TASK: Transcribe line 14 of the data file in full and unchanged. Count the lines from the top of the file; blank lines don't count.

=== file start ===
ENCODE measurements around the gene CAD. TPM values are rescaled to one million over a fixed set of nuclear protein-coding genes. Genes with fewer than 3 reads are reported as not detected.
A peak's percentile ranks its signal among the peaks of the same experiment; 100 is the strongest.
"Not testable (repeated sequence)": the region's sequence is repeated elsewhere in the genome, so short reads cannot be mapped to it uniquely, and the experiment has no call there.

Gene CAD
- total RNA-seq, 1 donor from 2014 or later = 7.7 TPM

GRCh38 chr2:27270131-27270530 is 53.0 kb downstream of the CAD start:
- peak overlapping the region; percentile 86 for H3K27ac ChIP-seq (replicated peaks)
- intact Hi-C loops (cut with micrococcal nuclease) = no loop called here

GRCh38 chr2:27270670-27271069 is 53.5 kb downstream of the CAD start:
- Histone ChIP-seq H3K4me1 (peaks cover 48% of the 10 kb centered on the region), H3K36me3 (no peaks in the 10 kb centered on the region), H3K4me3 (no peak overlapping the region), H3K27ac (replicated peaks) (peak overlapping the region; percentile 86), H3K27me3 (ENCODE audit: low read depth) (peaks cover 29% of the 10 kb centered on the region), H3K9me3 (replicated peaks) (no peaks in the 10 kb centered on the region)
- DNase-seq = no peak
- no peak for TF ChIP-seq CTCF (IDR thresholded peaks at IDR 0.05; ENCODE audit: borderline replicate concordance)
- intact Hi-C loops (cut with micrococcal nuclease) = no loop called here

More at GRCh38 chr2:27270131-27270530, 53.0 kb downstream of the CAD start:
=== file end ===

More at GRCh38 chr2:27270131-27270530, 53.0 kb downstream of the CAD start: